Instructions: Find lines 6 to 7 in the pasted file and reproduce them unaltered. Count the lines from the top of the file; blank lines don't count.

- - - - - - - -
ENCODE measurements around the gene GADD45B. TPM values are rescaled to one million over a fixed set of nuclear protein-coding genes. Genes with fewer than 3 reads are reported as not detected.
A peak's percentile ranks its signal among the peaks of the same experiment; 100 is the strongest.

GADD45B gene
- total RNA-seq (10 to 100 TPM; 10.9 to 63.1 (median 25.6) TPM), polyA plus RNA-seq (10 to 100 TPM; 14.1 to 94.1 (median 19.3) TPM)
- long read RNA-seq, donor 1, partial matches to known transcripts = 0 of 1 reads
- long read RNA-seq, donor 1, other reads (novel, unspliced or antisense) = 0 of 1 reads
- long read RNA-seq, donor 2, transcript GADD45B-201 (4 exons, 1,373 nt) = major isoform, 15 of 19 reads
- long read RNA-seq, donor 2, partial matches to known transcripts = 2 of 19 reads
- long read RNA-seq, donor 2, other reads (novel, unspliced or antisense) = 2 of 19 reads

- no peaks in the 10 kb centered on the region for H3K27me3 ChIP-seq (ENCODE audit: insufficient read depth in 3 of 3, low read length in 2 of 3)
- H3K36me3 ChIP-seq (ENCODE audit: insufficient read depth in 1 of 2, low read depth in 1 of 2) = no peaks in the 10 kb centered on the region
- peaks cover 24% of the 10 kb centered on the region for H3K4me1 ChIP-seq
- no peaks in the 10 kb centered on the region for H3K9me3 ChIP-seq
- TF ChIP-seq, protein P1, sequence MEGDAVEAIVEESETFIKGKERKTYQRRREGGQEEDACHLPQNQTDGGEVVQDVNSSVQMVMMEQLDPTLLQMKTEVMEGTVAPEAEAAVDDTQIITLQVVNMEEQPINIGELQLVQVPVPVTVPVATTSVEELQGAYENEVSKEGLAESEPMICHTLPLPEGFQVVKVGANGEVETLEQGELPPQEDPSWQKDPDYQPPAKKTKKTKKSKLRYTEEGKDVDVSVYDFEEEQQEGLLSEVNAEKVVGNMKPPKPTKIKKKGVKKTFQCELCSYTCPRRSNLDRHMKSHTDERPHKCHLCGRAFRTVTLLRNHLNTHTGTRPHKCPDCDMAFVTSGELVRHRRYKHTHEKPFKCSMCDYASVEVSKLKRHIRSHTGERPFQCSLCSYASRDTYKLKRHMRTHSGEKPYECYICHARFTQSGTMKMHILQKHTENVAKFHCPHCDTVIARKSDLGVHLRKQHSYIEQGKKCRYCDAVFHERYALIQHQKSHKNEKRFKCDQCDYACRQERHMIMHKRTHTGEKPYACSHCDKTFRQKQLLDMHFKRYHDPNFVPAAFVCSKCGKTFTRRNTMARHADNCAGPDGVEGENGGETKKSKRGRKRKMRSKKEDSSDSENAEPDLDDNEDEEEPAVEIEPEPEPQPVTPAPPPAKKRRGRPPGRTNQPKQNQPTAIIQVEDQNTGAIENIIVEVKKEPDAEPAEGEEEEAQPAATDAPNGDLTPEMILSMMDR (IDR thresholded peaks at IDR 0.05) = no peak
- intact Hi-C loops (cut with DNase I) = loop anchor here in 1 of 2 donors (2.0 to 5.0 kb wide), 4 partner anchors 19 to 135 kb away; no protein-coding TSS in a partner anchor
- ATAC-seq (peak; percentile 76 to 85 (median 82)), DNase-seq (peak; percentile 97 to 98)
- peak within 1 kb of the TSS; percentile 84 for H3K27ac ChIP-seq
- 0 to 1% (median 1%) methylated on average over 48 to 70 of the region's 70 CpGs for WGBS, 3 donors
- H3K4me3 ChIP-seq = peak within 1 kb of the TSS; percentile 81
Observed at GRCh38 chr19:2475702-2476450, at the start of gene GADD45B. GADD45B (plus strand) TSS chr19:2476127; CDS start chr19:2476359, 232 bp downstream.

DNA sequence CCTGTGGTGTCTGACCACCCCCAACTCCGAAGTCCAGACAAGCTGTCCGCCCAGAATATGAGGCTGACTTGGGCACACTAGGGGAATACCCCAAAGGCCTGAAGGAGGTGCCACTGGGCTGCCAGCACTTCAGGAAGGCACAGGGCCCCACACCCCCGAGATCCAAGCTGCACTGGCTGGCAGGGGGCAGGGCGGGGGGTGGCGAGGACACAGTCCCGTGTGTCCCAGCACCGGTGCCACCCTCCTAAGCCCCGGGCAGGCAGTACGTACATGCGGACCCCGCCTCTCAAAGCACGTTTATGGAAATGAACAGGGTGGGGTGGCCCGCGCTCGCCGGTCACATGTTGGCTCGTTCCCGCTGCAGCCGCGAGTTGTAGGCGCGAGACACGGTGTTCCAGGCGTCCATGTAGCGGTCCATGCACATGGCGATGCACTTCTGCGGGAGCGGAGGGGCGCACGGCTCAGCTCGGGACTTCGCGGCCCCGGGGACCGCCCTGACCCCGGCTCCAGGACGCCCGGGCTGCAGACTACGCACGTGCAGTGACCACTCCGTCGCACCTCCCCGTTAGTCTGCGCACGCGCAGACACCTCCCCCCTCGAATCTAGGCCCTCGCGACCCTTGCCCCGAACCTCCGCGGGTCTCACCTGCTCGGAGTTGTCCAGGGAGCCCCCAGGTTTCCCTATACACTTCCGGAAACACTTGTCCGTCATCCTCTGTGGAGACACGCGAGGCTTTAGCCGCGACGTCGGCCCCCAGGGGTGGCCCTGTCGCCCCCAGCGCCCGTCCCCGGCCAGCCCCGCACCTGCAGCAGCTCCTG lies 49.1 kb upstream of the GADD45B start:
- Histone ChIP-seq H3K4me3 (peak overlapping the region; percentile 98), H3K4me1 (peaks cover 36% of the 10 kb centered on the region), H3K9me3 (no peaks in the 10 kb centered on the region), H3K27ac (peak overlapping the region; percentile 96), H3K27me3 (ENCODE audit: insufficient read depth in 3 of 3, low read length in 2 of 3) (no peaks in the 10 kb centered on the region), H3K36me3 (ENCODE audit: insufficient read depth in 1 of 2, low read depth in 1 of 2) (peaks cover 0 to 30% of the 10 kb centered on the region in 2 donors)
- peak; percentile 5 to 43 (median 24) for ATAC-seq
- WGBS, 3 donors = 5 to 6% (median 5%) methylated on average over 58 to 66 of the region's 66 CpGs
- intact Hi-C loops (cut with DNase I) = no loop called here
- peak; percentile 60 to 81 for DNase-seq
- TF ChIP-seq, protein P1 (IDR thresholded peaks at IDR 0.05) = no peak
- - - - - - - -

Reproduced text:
- long read RNA-seq, donor 1, other reads (novel, unspliced or antisense) = 0 of 1 reads
- long read RNA-seq, donor 2, transcript GADD45B-201 (4 exons, 1,373 nt) = major isoform, 15 of 19 reads